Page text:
Occupation is recorded from 1841 onwards and includes changes to rank, profession or occupation. In 1871 they could add unemployed to the occupation field; in 1881 there were categories for employer/employed/working on own account; from 1891 onwards, they could provide additional details about employment status; in 1901 an additional column was added to find out if the person was working from home and in 1911. Further information is available in the Census returns' guide.
Detail of census entry for Duncan Rankin, road contractor, 1871 (National Records of Scotland, Census return 1871/525/2 1, page 7)
Valuation rolls list the owner of a property and the resident head of household (the persons responsible for paying local taxation). They do not list all the occupants of each house. The head of the household in a census return may not be listed as the tenant or occupier. In some instances, a person’s occupation may be recorded; this is more likely in the later valuation rolls. Further information is available in the valuation rolls' guide.
You can search the wills and testaments, Military Service Appeals Tribunal records and 1881 LDS census transcriptions for occupation; the wills and testaments can also be searched for a designation.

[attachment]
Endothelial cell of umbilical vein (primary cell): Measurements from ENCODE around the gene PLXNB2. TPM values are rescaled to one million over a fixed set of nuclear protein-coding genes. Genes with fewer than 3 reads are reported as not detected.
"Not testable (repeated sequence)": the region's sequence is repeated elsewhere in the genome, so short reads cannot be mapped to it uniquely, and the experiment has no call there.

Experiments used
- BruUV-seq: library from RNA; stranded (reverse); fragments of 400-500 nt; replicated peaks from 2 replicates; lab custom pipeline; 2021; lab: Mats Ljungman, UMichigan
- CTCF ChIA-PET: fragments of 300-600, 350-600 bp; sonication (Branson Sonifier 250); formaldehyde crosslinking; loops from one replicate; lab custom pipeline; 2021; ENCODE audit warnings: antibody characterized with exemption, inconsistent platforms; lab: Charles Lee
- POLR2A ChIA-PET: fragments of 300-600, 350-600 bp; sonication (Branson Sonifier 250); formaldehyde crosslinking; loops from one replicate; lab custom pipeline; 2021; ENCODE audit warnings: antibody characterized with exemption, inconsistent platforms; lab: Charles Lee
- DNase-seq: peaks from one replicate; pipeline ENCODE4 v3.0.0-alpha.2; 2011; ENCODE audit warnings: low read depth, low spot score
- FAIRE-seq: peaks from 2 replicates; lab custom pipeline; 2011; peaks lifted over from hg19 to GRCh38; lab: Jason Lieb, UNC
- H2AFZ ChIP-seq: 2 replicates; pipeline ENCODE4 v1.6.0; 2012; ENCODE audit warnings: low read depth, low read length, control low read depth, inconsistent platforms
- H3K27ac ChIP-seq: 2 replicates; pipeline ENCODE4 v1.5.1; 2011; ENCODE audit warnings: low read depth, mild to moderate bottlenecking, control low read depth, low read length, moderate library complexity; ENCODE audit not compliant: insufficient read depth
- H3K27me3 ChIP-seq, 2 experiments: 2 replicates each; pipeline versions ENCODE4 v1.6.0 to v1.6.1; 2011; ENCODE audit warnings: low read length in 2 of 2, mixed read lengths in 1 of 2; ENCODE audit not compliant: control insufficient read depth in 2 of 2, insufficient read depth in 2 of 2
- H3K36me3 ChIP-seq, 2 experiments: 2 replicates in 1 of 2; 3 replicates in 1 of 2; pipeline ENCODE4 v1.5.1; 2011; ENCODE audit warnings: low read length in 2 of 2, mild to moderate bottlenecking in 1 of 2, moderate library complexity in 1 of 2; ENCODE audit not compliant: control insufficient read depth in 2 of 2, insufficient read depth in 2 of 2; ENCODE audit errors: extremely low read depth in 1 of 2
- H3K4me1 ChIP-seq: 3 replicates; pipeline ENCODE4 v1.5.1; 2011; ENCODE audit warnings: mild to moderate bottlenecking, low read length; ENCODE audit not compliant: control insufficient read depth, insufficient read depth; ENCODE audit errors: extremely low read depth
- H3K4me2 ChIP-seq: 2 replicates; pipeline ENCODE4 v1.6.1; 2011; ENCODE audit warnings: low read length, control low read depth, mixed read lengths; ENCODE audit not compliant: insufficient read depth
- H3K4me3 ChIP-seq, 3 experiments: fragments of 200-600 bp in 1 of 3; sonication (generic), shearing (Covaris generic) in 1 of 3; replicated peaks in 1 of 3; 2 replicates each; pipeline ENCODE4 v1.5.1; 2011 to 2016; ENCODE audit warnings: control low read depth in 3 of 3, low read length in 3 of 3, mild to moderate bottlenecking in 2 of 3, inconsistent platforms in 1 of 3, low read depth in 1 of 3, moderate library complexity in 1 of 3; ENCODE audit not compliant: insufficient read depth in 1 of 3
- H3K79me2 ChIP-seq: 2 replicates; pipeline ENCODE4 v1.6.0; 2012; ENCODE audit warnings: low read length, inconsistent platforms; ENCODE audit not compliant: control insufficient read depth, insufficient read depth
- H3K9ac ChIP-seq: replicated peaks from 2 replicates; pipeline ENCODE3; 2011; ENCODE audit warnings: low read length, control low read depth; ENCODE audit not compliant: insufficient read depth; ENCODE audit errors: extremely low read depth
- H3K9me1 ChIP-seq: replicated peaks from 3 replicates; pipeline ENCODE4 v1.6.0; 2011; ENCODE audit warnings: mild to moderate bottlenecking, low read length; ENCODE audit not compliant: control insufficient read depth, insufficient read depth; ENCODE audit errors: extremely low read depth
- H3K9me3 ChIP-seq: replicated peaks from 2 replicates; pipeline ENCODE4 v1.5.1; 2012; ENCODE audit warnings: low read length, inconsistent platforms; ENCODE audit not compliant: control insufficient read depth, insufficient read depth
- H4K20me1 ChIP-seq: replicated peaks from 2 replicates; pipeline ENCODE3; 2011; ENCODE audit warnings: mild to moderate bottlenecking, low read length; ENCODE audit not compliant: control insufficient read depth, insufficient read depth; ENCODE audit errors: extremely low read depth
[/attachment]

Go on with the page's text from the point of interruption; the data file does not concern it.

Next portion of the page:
You can use the description field to search the wills and testaments index by title, occupation or place (where these are given). It is a free text field, in which you can enter text, and it accepts wildcards. You can search in any one of these categories at a time in addition to names and dates. The description field also often contains the name of the spouse of the deceased ('relict' in the case of widows).
However, it is important to note that search results may not be exact for two main reasons. Firstly, the description field contains several different categories of information (the deceased’s title, status, occupation and place of residence) which are not distinguished by the free text search.
For example, a search for candlemaker returns results for persons with an occupation of candlemaker and persons associated with the place Candlemaker Row:
- Amos, George, 28/6/1849, Tobacconist and candlemaker in Haddington, Haddington Sheriff Court, SC40/40/8.
- Amos, Joseph, 18/1/1864, Cabinet Manufacturer residing at No.70 Candlemaker Row in Edinburgh, Edinburgh Sheriff Court Inventories, SC70/1/119.
Secondly, the description field is based on the original records; there has been no attempt to standardise variations in spellings and terminology. For example a search for candlemaker would not include results for candle maker:
Amos, Joseph, 18/1/1864, candle maker, residing in Edinburgh, Edinburgh Sheriff Court Wills, SC70/4/90.
Furthermore, a search for golf club maker would not include results for golfclub maker, or golf cleek maker:
- Martin, James, 11/3/1921, golfclub maker, 9 Maule Street, Monifieth, d. 27/11/1920 at Monifieth, intestate, Dundee Sheriff Court, SC45/31/88.